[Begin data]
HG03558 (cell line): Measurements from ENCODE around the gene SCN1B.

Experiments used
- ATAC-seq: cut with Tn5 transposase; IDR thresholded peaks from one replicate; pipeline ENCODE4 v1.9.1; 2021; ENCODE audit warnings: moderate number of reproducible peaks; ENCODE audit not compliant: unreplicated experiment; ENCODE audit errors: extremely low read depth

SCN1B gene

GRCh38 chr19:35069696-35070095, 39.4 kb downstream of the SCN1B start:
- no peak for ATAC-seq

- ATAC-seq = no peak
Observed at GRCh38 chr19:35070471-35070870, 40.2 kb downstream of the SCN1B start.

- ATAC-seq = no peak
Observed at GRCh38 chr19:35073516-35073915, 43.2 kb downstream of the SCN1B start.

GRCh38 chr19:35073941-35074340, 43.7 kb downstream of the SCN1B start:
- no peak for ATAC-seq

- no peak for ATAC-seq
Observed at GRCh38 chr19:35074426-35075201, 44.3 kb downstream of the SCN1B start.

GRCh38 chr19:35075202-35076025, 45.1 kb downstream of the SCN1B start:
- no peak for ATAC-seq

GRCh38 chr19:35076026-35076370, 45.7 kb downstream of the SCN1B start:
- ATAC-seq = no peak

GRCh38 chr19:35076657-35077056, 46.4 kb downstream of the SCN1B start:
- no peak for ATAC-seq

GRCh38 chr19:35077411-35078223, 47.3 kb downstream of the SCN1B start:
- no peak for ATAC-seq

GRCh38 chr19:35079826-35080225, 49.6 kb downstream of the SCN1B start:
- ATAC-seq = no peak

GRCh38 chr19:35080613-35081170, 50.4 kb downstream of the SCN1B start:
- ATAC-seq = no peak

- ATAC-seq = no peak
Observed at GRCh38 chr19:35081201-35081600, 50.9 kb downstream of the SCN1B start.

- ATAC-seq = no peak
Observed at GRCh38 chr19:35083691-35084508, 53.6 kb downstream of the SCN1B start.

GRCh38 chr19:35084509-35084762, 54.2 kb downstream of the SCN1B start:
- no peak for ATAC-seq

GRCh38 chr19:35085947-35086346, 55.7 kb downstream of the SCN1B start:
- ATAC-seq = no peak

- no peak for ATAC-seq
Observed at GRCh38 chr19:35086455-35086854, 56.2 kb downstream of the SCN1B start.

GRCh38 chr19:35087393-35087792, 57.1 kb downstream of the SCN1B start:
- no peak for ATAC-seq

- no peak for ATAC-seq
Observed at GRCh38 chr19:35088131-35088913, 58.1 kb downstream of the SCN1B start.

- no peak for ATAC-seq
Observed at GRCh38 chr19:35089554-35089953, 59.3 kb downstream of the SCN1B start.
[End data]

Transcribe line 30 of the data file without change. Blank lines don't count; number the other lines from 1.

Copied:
Observed at GRCh38 chr19:35083691-35084508, 53.6 kb downstream of the SCN1B start.